Meet Our New Program Associates!

Program Associates (PAs) are a central part of the Campus Life experience for students and interns, doing everything from developing programming to conflict mediation. PAs serve for one year as part of the Institute staff, living among the students and interns. Meet our motivated and impressive PAs, Asem Magableh and Aviva Gottesman, who just arrived!

AvivaMy name is Aviva Gottesman, I am from the United States, specifically from Vermont. I just completed a B.Sc. in Natural Resources with a focus in Community-Based Resource Management from the University of Vermont. This degree allowed me to spend my junior year at the Arava Institute, creating a unique, trans-boundary, inter-disciplinary undergraduate education. Whether studying forests or deserts, I enjoy understanding the ecology around me. Besides ecological relationships, as a Program Associate I have the opportunity to help support campus relationships. I am excited to return to the Arava Institute to continue to navigate the challenges of politics, environment, and spirituality; and to build a community of change-makers from every corner of the world. Some programs I am interested in sharing with the campus community: poetry, improvisation, yoga, hiking, and art.

AsemHi my name is Asem Magableh and I am 26 years old, from Jordan.  I was a student at the Arava Institute two years ago and then came back as an intern for the Center for Long Term Socio- Ecological Research. My time at the institute has allowed me to develop educationally, academically and socially. I am excited to be a Program Associate this year and to be part of a cooperative community that brings students from different cultures to study and live together so that we can learn to understand each other through peace building and environmental cooperation.

 Submitted by Kayla Santosuosso

New Greywater System Established at the Towns Association for Environmental Quality at Sakhnin in the Galil by the AIES Center for Trans-boundary Water Management (CTWM)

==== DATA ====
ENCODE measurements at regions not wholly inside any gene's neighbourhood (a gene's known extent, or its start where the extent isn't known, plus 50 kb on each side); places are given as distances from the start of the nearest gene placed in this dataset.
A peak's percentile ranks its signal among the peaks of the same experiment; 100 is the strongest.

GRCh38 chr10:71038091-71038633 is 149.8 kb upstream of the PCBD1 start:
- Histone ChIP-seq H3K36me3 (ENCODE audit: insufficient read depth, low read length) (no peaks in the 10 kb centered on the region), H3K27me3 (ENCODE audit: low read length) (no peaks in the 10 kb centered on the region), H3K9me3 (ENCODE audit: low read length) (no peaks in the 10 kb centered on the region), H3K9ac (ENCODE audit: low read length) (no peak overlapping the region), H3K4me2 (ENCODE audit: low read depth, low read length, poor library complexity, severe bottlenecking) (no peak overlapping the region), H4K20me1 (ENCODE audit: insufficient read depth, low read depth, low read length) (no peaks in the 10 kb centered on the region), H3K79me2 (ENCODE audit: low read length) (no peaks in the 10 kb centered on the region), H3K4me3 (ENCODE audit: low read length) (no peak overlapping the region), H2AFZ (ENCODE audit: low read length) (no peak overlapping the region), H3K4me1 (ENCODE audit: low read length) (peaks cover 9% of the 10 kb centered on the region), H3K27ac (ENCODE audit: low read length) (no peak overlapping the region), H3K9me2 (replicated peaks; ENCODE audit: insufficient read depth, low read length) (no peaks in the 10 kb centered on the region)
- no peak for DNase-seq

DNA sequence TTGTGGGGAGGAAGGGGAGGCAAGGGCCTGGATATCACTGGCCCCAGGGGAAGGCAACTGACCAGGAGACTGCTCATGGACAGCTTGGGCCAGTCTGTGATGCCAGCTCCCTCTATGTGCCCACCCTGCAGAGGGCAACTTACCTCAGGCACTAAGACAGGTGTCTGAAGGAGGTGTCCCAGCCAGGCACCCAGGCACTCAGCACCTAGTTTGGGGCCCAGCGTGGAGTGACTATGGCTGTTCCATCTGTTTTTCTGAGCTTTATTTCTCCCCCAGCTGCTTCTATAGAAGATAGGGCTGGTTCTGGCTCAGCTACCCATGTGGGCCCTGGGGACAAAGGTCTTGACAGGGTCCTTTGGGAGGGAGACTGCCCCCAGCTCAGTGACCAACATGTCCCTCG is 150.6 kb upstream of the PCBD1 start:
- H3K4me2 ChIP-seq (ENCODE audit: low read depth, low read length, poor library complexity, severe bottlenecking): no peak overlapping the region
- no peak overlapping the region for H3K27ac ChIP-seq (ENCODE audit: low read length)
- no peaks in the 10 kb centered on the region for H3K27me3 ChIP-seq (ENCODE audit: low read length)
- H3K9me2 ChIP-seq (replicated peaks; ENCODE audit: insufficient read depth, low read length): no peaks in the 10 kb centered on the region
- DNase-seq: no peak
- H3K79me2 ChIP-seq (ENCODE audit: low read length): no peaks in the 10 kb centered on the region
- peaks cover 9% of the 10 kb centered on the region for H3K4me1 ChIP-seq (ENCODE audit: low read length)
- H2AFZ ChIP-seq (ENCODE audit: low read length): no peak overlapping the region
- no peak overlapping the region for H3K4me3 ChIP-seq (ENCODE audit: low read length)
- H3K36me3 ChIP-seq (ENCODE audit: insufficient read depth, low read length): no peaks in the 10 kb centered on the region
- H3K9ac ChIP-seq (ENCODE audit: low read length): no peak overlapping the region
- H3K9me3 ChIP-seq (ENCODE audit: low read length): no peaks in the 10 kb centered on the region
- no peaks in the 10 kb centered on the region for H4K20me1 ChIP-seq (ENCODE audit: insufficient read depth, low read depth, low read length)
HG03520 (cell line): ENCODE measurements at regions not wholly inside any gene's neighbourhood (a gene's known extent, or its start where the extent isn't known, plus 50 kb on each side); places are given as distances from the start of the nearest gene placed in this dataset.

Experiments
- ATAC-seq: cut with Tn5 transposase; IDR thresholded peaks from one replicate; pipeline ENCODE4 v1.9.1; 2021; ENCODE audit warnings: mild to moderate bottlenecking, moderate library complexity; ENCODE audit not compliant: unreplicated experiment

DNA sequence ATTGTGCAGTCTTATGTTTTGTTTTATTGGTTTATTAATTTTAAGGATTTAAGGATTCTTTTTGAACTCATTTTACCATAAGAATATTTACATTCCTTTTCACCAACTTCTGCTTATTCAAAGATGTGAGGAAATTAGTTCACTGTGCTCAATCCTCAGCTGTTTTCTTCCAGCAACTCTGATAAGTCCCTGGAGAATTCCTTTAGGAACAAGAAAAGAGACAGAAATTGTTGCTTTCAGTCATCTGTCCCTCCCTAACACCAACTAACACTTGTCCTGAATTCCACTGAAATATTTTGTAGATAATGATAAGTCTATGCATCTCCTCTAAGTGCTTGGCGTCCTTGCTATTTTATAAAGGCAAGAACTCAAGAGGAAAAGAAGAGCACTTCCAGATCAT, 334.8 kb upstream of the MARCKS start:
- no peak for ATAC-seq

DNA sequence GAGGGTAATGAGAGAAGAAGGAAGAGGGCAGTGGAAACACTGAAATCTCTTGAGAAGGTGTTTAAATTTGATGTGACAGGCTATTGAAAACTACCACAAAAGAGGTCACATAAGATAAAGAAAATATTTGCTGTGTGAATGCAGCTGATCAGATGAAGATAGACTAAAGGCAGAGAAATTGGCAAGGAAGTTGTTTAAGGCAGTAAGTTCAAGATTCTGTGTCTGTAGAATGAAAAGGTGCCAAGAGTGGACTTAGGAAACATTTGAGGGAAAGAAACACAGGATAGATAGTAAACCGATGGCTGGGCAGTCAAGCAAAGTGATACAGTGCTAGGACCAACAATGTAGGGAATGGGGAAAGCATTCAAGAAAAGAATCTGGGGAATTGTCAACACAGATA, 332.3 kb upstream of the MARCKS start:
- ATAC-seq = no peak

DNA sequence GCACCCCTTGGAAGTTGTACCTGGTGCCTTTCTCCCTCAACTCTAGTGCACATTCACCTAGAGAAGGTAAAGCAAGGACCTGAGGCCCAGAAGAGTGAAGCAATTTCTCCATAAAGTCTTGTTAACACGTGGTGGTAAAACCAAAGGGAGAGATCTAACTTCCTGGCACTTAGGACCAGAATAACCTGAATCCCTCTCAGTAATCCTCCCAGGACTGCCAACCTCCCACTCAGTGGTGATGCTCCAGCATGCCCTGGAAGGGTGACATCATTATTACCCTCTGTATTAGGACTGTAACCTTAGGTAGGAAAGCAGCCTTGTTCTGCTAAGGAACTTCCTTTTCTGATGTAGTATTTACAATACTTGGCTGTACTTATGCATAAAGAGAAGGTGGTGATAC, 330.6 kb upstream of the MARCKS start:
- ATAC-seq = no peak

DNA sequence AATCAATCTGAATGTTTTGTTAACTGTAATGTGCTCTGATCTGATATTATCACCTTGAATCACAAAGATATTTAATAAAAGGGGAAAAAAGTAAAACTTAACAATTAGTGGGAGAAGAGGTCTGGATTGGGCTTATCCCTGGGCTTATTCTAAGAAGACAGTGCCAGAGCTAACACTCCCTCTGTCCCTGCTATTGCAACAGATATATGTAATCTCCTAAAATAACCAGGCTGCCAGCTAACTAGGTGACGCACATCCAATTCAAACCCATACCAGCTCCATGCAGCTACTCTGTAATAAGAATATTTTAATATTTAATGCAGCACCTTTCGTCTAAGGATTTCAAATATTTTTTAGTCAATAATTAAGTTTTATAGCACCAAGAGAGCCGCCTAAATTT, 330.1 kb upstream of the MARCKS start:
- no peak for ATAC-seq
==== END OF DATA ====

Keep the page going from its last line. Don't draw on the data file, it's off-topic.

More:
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The second Greywater treatment system has been successfully implemented in Sakhnin by the Towns  Association for Environmental Quality (TAEQ). This is the first of six USAID funded systems which will be implemented as part of the Mitigating Trans-boundary Wastewater Conflict project. Following the successful implementation, the CTWM team had a very fruitful meeting with the Palestinian project partner; the House of Water and Environment, from Ramallah and Engineer Shlomo Kimchie. They were all hosted by the TAEQ staff. The meeting allowed for a very productive conversation regarding the design of the subsequent systems and further understanding of the unique, appropriate system design developed by the project. In Sakhnin two alternative treatment models will be studied, compared and evaluated. After a year and a half of USAID funded transboundary wastewater workshops, the project has now moved into the implementation phase. Six greywater systems will be built, four in Palestine and two in Israel. The project team is working hard towards the detailed household design of the next system in Halhul, Hebron region. We look forward to continued implementation in the Nablus and Hebron regions. Submitted by Shira Kronich